'I don't expect you to be a linguist.' She made it sound self-evident. 'I simply hoped you'd make an effort.'
Neither of them needed other words and she finished her ice cream in silence but with her eyes and his engaged. He paid; using faltering German for the transaction. Delighted at his effort and the unspoken acceptance of responsibility it carried, she smiled for him.
Outside, heat burned into them, baking skin with its intensity. Dark glasses hid their eyes from light and from each other, obscuring temporarily required signals and sentencing them to silence in case words alone were misunderstood.
In the Kirpark, he commented again on the cleanliness and order: memories of omnipresent litter marring flowerbeds and shrubberies back home, calling into doubt his previously unquestioned faith that their homeland must be best.
They crossed the gentle Bohme on the elegant arc of sun-bleached wood. At the turnstile he paid cash for tickets without prompting. She marked his halting German and squeezed his hand in gratitude.
He released her fingers and stepped into the men's room as she moved to the women's changing area. When he emerged, confident in black Speedos, she surprised him, waiting and ready; hair tied back, exposing neck and shoulders: only the lilac halter lace trespassing.
Their eyes connected and fingers joined as they walked barefoot over spotless tiles. Beneath the cold shower he accepted icy water on his cropped head, his toned and honed bronzed body. She was tentative; her hair untouched by freezing needles, skin barely moistened as she kept her distance. He grinned at her shrinking from the cold sprinkling but neither teased nor dragged her squealing under it; too soon for such lovers' games.
At the bigger pool, underpopulated in spite of the heat wave, she faltered. He dived; cutting clear blue water with barely a ripple. Shamed by his daring, she crouched and sat; legs dangling before she eased herself into the pool. Cool liquid rose around her and she gasped and moved shapely limbs from side to side as if to warm them by the motion. By the time she let the water cover her, he had swum a length and was returning.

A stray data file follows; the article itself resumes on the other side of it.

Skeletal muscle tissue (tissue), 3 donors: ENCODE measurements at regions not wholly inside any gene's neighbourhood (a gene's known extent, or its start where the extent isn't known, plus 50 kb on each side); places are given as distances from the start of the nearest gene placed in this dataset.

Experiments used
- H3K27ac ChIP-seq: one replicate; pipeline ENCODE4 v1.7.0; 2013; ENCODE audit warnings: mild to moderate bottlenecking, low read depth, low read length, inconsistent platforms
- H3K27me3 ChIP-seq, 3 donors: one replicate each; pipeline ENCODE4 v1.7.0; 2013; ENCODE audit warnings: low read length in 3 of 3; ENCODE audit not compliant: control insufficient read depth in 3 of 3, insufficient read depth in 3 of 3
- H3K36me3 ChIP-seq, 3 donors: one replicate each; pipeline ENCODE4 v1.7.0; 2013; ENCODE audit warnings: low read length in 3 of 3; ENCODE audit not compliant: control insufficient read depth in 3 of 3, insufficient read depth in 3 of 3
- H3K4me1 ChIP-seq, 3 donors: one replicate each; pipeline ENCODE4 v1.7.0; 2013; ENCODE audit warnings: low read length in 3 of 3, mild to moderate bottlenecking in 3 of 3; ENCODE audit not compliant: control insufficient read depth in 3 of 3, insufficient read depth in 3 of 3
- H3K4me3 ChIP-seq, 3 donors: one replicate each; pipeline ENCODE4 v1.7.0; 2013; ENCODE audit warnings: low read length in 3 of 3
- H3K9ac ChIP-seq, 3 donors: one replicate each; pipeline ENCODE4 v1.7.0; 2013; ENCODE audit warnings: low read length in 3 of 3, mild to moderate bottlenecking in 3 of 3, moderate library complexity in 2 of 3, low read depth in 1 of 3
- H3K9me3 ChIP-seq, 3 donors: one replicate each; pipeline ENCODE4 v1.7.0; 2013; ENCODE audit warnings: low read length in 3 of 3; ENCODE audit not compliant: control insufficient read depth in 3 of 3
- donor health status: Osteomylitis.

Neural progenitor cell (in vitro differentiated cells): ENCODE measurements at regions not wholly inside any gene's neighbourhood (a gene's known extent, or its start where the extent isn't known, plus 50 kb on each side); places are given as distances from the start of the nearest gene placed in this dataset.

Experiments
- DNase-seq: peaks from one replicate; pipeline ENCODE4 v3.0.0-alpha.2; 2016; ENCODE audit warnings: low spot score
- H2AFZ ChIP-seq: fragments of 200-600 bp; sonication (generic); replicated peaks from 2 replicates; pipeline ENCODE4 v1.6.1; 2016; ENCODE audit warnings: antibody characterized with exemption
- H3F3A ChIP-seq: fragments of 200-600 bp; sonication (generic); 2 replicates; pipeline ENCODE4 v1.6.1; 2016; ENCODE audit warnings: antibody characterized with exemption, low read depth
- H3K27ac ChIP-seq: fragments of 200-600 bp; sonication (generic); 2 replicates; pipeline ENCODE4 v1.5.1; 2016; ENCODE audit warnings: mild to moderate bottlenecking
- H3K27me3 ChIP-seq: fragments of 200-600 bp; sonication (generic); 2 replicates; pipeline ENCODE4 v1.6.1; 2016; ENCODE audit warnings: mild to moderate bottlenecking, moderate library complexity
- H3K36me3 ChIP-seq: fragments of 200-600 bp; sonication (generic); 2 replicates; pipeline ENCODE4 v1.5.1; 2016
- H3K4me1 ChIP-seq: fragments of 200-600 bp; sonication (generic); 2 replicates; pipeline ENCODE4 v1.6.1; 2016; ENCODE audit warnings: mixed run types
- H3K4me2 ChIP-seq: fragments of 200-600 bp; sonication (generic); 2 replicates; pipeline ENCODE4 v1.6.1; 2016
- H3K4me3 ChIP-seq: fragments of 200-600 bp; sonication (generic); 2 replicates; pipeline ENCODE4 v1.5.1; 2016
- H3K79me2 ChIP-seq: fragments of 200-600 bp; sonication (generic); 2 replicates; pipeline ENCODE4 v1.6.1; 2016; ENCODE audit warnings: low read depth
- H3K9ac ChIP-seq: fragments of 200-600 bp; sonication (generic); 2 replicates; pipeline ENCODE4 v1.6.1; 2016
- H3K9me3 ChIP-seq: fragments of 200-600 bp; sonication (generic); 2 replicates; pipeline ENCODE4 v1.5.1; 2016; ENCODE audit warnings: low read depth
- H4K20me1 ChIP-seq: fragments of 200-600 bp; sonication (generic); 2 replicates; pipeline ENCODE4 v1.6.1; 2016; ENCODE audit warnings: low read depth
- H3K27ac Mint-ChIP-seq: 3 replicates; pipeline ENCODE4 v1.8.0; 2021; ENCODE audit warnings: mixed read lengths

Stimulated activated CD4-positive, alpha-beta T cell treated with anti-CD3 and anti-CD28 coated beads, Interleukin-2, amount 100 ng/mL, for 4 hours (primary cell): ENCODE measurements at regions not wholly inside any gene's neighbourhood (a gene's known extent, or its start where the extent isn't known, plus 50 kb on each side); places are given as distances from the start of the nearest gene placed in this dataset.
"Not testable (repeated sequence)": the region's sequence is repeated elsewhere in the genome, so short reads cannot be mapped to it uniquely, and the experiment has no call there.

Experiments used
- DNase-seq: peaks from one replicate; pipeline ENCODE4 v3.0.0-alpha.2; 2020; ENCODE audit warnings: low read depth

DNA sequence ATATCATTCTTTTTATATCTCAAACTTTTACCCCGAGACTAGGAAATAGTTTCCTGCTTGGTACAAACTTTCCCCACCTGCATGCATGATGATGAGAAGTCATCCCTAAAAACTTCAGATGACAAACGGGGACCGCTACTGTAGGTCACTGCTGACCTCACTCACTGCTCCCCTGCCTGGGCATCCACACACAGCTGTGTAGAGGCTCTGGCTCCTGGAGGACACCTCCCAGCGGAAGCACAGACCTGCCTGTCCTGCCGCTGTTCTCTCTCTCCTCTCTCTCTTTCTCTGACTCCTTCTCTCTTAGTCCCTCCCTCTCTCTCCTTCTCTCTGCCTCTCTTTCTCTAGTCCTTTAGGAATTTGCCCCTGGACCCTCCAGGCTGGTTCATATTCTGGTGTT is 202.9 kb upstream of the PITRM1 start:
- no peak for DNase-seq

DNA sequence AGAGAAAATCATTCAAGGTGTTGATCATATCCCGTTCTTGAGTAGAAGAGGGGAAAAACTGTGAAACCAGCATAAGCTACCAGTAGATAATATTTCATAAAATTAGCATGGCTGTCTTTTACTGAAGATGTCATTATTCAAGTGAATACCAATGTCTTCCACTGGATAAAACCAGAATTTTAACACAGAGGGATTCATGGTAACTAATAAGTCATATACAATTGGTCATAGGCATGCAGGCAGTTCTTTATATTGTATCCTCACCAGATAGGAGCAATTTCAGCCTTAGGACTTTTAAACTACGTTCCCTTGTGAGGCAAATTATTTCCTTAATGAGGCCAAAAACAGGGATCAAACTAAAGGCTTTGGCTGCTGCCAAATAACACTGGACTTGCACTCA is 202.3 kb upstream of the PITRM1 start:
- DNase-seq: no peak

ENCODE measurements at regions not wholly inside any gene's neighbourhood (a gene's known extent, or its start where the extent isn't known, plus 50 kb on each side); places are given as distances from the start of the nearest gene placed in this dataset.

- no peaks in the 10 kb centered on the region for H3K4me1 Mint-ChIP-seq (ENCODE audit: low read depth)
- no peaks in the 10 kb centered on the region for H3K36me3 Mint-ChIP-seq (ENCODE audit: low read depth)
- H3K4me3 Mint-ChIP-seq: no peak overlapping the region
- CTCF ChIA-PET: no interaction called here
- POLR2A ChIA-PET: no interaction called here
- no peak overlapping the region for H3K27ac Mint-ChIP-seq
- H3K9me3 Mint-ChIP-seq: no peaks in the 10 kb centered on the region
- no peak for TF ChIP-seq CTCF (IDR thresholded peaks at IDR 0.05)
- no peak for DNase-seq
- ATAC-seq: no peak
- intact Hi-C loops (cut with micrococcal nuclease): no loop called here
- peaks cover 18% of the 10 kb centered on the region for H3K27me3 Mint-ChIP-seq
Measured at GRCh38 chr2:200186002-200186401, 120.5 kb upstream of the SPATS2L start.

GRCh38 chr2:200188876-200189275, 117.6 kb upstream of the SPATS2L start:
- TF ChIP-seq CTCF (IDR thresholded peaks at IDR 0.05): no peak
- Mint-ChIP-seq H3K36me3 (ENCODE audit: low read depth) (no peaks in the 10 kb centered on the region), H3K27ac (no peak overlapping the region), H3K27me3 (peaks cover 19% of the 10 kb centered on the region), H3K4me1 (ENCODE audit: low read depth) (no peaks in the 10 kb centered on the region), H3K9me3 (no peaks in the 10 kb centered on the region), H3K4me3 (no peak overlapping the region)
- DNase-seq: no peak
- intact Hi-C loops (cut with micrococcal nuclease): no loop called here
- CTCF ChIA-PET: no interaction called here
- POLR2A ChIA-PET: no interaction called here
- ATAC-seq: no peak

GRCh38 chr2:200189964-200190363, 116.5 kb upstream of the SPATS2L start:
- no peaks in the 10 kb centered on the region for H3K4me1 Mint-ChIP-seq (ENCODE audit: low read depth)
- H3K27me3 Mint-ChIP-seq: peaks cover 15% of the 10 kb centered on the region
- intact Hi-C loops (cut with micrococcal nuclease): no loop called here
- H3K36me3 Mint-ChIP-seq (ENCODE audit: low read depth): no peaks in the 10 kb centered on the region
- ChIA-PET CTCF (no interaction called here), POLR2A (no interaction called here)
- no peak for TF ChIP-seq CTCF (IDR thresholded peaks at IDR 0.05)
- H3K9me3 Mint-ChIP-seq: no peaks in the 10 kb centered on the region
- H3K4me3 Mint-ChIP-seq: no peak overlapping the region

His brisk crawl brought him level as her careful breaststroke took her five metres from the edge. She watched him pass, marvelling at muscled arms that pulled him through water with such ease.
He turned and swam up close beside her, slowed his pace to match her own and flipped onto his back to swim with her. 'Slowcoach.'
'Show-off: we can't all be gold medallists.' Her mild rebuke came with laughter, love and not without some envy of his mastery and grace in water. She saw the love and humour in his eyes and visited the memories she saw in those dark pools.
Cool water cradled them as they were passed by a lone determined swimmer and they, in turn, passed through the small group of social water lovers playing tag. At every turn, they changed position to keep each other in sight and present alternate faces to the unrelenting sun.
An hour passed and water finished what ice cream had started.
This time he had to wait, his short dark hair quickly dried. He hovered close by the door to the women's room and she heard him disarming with charm Die Frauen und Die Fraüleins who came and went around him.
At last, she came; her long hair, dried and glossy over shoulders, offering her reason for delay. He touched her hand, pressed a kiss against her mouth, received another in response.
The long walk home to their widowed hostess was a tedious trek in broiling heat. And, though the raw edge of their disagreement had been smoothed, the argument itself remained.
It was such a simple thing to ask of him: to talk in her own tongue to her old friend and one time tutor.
'It's such a hard thing you expect. It's difficult enough speaking a foreign language to strangers. Talking to your friend is almost impossible.'
The house was cool, empty, silent as they entered, but her friend soon appeared from the hidden reaches of her garden, bearing her proud produce. Asparagus in fine white spears larger than any they had seen and strawberries, so shiny red and succulent.
He squared his shoulders, ready for the fray, and greeted her, 'Guten Tag, Anneliese.'
In slow imperfect German, he thanked her for her hospitality and apologised for failing to attempt her language earlier.
She touched him softly for his effort and winked over his shoulder as Anneliese responded to his speech with rapid local dialect that lost him after two words. He turned to plead and found her grinning.
'Think he's earned his reward?'
The widow nodded. 'English from now on.' She laughed at his surprise and turned to her friend. 'Hollandaise sauce for the asparagus?'
His wife kissed him affectionately before she replied. 'And crême fraîche for the strawberries.'
He frowned at them.
She explained. 'If you'd known Anneliese spoke English so well, would you have bothered at all?'
She required no response. But he embraced and kissed her, acknowledging that she was right whilst reminding her what mattered most.
She took his hand and turned to face her friend. A silent message, needing no translation, passed between the women.
Anneliese smiled and spoke in English, so he would understand. 'I'll do the dinner. You two go and…rest. No need to hurry.'

Ends.